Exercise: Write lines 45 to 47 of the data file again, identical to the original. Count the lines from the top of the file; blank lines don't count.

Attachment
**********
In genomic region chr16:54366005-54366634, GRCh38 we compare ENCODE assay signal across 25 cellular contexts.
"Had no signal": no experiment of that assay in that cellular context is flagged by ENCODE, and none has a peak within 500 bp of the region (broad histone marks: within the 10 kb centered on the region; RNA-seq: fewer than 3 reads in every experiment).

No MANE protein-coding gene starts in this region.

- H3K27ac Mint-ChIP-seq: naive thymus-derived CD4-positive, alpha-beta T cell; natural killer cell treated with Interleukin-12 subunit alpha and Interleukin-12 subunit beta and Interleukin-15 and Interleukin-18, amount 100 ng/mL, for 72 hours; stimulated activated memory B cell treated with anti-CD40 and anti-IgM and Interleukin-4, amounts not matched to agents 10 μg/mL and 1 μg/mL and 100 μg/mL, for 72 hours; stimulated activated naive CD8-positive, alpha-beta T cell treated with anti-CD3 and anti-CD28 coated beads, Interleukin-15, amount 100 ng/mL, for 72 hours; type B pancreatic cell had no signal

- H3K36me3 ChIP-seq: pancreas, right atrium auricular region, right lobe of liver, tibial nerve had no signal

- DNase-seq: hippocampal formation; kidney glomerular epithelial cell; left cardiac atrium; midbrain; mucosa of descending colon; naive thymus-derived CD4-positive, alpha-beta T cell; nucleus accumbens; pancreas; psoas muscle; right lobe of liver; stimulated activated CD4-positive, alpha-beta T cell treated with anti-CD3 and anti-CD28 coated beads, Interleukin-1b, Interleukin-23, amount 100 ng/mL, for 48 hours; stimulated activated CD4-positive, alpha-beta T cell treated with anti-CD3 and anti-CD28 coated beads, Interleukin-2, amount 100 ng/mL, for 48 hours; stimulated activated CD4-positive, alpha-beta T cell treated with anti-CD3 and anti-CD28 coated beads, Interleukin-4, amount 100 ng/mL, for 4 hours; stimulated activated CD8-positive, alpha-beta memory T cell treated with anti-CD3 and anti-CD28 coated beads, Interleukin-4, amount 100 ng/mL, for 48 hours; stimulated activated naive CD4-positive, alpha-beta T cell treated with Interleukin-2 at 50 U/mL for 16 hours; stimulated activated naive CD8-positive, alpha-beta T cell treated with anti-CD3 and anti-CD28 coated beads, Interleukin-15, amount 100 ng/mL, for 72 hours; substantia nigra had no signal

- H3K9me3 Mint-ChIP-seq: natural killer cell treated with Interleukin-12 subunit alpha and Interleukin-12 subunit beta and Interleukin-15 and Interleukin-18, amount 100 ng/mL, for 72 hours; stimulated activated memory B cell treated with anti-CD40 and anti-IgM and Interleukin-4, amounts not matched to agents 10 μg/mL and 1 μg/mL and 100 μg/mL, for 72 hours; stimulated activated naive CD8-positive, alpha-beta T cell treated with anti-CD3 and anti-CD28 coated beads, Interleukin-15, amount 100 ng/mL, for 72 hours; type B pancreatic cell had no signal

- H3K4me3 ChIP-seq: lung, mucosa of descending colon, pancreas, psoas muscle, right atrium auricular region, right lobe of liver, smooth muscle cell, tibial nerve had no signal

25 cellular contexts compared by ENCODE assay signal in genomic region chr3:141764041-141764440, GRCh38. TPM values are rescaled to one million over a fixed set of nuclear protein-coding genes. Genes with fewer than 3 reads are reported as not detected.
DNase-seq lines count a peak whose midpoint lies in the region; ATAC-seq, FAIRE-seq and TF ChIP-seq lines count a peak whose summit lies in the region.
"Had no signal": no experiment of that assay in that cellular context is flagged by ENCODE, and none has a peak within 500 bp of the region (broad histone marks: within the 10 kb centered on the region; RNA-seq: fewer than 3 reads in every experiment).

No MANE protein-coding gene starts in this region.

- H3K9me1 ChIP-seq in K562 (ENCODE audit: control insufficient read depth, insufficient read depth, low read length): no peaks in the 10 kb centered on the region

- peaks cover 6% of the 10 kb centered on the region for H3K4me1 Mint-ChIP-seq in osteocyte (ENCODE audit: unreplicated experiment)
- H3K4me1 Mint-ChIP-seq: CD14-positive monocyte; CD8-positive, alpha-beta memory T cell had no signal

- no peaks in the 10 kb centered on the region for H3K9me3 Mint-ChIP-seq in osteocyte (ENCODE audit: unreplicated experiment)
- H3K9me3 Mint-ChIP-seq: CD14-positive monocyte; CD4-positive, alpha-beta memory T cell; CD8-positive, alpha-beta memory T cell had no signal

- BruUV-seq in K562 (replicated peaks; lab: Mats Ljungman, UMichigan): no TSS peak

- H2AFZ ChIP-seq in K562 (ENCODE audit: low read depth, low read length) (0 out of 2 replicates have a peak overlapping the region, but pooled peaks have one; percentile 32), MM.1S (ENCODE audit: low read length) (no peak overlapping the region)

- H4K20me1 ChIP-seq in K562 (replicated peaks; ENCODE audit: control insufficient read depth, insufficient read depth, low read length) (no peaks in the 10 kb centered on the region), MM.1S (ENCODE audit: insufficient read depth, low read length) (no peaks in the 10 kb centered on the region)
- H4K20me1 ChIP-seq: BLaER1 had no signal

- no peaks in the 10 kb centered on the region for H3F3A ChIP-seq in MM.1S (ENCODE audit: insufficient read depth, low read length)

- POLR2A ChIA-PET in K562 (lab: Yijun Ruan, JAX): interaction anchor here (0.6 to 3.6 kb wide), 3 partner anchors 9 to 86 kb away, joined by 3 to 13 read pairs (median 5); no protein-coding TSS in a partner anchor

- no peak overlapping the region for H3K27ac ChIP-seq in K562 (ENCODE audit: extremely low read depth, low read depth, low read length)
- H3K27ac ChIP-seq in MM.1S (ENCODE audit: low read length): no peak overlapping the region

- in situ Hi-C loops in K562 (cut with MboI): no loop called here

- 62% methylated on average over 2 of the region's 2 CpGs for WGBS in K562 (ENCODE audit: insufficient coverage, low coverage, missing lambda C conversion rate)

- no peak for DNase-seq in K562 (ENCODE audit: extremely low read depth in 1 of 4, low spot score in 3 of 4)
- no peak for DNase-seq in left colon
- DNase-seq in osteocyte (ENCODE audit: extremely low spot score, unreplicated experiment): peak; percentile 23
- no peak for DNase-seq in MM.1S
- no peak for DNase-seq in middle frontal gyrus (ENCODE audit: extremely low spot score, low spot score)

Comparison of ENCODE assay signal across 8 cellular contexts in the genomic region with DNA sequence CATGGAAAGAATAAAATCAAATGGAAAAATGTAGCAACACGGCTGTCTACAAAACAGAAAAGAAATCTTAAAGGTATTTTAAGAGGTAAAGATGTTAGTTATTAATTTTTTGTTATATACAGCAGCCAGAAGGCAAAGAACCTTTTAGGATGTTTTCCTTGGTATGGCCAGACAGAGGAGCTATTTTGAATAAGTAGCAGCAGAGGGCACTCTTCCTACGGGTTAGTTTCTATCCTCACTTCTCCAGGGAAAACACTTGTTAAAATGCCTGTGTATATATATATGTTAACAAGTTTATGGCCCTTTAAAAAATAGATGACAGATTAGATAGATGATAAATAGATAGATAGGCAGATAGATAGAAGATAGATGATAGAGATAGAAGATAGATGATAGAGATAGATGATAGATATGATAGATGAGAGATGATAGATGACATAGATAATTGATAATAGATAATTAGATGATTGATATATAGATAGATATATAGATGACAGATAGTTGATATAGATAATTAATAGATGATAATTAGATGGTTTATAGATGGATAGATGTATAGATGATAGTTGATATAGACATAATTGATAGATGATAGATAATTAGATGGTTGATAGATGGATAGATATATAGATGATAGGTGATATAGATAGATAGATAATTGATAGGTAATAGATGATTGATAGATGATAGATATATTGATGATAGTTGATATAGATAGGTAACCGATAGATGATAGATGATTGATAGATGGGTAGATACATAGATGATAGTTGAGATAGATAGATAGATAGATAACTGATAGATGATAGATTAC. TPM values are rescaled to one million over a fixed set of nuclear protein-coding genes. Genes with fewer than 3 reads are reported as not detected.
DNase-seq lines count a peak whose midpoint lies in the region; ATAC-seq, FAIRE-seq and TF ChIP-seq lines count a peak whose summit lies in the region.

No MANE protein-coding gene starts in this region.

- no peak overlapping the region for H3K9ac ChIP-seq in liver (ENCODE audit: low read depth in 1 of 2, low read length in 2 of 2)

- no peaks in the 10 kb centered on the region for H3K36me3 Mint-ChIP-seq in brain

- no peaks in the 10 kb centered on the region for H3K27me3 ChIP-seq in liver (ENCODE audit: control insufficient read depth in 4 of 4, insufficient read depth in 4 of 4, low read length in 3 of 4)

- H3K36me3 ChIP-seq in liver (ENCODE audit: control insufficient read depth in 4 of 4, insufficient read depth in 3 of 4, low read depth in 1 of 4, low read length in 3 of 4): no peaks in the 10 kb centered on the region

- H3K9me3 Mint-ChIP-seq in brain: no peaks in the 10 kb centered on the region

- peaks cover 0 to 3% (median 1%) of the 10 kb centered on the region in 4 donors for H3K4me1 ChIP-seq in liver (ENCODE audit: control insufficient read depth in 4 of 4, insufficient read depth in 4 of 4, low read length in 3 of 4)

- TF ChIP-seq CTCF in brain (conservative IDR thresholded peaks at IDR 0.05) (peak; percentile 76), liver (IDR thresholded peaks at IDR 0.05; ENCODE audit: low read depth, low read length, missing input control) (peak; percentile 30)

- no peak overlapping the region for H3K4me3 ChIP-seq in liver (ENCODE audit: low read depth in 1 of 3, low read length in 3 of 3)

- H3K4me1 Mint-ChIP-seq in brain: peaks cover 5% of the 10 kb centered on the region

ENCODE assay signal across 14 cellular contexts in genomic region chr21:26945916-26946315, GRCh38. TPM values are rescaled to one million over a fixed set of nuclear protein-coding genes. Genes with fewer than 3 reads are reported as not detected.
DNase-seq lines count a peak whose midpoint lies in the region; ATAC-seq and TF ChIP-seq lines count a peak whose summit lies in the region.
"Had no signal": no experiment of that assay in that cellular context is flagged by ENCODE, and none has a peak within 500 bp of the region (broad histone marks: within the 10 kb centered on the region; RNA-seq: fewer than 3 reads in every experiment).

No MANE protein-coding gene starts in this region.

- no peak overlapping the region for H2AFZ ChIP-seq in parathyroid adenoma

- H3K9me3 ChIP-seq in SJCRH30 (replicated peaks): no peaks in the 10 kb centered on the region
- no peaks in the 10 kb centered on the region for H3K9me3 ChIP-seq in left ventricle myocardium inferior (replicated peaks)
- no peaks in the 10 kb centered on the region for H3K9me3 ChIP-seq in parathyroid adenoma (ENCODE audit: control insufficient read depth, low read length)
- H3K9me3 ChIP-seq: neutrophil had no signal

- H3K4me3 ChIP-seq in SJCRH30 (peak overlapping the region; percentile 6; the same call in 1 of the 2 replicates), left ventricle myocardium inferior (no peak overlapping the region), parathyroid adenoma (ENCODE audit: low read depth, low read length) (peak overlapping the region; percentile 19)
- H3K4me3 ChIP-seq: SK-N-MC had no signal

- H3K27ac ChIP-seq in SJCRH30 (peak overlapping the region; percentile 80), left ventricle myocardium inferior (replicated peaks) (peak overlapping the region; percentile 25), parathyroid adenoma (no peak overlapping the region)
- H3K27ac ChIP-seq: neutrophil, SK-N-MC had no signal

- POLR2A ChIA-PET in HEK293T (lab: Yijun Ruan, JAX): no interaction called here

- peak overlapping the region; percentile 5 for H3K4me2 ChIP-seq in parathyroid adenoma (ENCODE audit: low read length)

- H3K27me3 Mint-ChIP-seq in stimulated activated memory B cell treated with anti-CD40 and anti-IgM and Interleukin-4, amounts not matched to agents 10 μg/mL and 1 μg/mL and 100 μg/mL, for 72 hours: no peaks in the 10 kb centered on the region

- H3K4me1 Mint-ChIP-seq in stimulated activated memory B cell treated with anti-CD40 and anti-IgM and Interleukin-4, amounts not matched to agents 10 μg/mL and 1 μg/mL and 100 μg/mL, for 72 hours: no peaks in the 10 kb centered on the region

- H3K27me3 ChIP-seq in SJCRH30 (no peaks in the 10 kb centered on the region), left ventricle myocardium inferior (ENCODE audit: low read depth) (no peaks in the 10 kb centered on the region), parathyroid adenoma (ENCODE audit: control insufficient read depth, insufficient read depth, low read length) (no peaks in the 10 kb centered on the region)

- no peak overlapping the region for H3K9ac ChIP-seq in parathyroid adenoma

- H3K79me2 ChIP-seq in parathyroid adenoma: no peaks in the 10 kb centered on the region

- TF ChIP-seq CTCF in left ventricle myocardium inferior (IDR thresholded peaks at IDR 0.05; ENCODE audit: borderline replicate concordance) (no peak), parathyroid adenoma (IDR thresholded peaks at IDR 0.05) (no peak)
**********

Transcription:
ENCODE assay signal across 14 cellular contexts in genomic region chr21:26945916-26946315, GRCh38. TPM values are rescaled to one million over a fixed set of nuclear protein-coding genes. Genes with fewer than 3 reads are reported as not detected.
DNase-seq lines count a peak whose midpoint lies in the region; ATAC-seq and TF ChIP-seq lines count a peak whose summit lies in the region.
"Had no signal": no experiment of that assay in that cellular context is flagged by ENCODE, and none has a peak within 500 bp of the region (broad histone marks: within the 10 kb centered on the region; RNA-seq: fewer than 3 reads in every experiment).